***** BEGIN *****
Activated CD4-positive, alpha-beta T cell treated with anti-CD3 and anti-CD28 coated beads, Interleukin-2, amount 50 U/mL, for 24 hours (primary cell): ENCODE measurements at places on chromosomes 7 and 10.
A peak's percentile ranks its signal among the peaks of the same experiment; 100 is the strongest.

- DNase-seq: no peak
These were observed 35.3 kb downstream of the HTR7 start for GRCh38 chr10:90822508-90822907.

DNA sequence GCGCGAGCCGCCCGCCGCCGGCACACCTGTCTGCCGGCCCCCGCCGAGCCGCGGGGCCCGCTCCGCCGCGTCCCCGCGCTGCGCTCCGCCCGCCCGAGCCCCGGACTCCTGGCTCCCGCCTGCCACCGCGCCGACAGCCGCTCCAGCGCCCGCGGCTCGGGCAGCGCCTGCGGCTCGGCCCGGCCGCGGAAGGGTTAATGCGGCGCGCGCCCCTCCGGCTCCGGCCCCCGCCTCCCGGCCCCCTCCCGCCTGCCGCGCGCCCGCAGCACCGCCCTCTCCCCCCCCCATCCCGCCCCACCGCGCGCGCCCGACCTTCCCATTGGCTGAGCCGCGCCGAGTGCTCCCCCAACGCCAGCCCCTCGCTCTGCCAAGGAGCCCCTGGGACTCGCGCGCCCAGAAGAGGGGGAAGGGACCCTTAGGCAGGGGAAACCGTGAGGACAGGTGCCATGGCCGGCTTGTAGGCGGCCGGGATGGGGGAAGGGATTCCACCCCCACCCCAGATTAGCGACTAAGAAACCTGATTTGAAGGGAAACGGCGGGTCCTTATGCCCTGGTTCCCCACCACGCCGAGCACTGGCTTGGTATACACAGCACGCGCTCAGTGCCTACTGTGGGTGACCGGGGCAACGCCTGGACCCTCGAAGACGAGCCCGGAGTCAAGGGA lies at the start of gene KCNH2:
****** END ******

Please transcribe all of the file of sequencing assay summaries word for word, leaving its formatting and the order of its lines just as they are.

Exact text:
Activated CD4-positive, alpha-beta T cell treated with anti-CD3 and anti-CD28 coated beads, Interleukin-2, amount 50 U/mL, for 24 hours (primary cell): ENCODE measurements at places on chromosomes 7 and 10.
A peak's percentile ranks its signal among the peaks of the same experiment; 100 is the strongest.

- DNase-seq: no peak
These were observed 35.3 kb downstream of the HTR7 start for GRCh38 chr10:90822508-90822907.

DNA sequence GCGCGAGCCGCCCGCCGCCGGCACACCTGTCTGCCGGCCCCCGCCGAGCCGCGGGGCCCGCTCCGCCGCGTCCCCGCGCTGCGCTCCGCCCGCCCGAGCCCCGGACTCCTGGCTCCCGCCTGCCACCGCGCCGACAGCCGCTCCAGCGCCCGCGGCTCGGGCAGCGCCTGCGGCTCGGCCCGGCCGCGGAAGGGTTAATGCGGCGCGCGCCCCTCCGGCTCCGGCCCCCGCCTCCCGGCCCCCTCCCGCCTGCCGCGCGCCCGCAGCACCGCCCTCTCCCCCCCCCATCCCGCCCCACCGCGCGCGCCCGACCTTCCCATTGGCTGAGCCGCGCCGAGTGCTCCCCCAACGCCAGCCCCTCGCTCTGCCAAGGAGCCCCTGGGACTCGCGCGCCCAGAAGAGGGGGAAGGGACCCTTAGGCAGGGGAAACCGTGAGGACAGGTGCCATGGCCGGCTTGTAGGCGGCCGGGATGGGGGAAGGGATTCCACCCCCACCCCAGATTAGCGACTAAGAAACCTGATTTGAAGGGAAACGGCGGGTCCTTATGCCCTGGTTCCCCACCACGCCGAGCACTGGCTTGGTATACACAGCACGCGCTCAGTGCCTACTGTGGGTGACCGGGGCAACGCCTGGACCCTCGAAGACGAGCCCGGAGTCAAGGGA lies at the start of gene KCNH2: